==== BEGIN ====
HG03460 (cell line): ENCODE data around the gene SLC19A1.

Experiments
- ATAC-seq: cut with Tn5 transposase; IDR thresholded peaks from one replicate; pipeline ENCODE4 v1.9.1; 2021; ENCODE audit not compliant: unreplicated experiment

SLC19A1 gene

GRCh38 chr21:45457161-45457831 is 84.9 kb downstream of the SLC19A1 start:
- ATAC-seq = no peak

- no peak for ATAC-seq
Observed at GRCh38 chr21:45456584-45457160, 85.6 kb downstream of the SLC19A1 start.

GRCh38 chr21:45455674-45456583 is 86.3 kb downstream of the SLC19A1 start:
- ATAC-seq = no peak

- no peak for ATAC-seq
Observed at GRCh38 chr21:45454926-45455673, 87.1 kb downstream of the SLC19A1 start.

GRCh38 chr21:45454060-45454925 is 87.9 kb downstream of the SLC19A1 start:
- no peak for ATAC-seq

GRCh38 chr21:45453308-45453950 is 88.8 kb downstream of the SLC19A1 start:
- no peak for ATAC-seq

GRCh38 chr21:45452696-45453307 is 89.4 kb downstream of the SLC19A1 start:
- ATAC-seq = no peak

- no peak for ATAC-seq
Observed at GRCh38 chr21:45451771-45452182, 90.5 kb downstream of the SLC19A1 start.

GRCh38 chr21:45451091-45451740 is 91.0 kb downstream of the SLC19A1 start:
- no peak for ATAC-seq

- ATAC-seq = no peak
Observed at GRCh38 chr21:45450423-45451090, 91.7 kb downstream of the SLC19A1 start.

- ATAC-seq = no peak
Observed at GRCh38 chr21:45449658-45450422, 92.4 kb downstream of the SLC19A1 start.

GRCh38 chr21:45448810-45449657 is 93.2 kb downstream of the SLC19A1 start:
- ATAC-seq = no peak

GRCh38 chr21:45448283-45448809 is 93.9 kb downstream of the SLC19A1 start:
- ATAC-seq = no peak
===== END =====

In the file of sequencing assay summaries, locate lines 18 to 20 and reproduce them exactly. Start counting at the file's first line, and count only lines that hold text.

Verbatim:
- ATAC-seq = no peak

- no peak for ATAC-seq
Observed at GRCh38 chr21:45451771-45452182, 90.5 kb downstream of the SLC19A1 start.